Usually, a major decision or action precipitates this dramatic shift of public perceptions about an elected government. In Left ruled West Bengal, the agitation in Singur provided the stimulus. In the case of the UPA government, the midnight crackdown on Baba Ramdev’s supporters – after meekly acquiescing to him and rolling out the red carpet at Delhi airport – has provided that spark.

I have been keeping tabs on public opinion for several months now and the extensive ground level feedback that we have gathered shows that the midnight crackdown on Baba Ramdev’s fast was the turning point and turned the supporting masses against the Congress led government at the Centre. Admittedly, it has taken many years in office and many scams in its wake to pierce the credibility of the Congress led government at the Centre. And, once the credibility of a regime is eroded, it is impossible to regain it. Rajiv Gandhi government never recovered from the Bofors scandal that broke out just two years after he won a landslide victory in 1984 and faced a humiliating defeat in 1989. Similarly, P.V. Narasimha Rao’s government never recovered from a series of scandals – securities scam, JMM scandal, Sukhram’s telecom scam, Urea scam, etc. –that led to its devastating poll defeat in 1996.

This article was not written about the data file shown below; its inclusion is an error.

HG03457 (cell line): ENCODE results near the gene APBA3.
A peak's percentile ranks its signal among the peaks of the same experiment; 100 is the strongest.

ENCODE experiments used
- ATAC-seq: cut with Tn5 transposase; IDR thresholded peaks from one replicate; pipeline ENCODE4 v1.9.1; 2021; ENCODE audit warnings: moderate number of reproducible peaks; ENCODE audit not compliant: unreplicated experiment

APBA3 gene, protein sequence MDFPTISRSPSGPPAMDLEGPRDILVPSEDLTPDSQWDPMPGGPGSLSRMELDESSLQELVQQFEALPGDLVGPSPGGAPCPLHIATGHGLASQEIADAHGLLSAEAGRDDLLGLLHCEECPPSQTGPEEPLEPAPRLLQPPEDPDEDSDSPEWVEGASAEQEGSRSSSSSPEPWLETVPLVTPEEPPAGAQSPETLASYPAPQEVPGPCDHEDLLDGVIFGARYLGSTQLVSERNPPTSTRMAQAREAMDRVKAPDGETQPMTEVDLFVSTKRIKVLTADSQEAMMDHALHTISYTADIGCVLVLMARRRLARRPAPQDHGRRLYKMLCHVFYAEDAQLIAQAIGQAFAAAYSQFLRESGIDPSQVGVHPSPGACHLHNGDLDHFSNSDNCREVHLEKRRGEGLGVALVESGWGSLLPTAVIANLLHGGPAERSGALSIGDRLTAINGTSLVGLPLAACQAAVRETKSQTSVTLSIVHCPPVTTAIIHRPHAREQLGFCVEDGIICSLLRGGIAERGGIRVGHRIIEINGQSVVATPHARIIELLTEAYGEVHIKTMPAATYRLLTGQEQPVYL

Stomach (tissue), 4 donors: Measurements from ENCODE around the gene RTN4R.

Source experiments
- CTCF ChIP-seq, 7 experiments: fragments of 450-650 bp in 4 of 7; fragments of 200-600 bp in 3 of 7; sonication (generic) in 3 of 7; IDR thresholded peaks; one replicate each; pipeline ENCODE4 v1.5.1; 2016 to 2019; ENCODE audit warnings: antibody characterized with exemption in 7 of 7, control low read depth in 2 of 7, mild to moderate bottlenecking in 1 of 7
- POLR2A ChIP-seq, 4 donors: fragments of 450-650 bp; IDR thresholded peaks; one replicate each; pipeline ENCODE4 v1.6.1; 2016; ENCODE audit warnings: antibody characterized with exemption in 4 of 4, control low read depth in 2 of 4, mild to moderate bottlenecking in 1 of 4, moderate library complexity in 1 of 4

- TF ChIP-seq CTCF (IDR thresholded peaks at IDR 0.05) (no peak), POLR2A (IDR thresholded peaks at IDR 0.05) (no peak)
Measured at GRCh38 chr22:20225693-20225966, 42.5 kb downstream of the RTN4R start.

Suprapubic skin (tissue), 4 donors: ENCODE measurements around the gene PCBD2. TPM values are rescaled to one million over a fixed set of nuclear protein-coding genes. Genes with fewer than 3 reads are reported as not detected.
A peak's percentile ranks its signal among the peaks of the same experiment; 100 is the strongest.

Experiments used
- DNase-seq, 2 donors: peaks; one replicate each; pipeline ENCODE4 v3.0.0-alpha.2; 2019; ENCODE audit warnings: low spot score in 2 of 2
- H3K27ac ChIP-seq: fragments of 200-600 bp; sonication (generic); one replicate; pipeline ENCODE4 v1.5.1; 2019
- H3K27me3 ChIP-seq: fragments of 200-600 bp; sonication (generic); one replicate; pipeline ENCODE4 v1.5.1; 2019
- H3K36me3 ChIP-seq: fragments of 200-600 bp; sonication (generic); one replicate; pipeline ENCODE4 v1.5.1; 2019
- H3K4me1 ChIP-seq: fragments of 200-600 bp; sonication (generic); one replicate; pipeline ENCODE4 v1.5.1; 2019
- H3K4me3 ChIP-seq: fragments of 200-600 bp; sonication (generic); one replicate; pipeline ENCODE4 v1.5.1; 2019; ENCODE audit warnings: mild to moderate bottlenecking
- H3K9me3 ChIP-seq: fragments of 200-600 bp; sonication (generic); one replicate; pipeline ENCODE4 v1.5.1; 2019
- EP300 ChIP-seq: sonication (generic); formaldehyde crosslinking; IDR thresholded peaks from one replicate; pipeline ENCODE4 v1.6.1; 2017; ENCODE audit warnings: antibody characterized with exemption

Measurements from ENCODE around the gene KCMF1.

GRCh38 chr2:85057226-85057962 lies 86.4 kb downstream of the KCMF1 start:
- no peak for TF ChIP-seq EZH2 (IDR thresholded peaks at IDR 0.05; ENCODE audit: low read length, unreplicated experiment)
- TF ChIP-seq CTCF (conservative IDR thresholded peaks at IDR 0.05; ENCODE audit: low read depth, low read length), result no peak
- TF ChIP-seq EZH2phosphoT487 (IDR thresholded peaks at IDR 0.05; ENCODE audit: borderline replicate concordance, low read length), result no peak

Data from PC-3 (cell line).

It is instructive to study how the governments in the past tried to recover ground when they were confronted with extremely adverse situations. Indira Gandhi imposed emergency in 1975 following Allahabad High Court’s verdict declaring her election to Lok Sabha as void; Rajiv Gandhi’s associates forged documents purporting to show that his principal challenger V.P. Singh had a secret bank account in a foreign bank in St. Kitts; V.P. Singh himself unleashed the anti-quota stir by implementing the Mandal Commission recommendations in 1990; P.V. Narasimha Rao raked up years old Hawala scandal to fix political rivals in 1995 etc.

Circa 2011, the Congress party facing an unprecedented crisis over corruption charges can be expected to do all that the past governments have done and much more to survive politically. But the UPA presently has a serious problem at hand.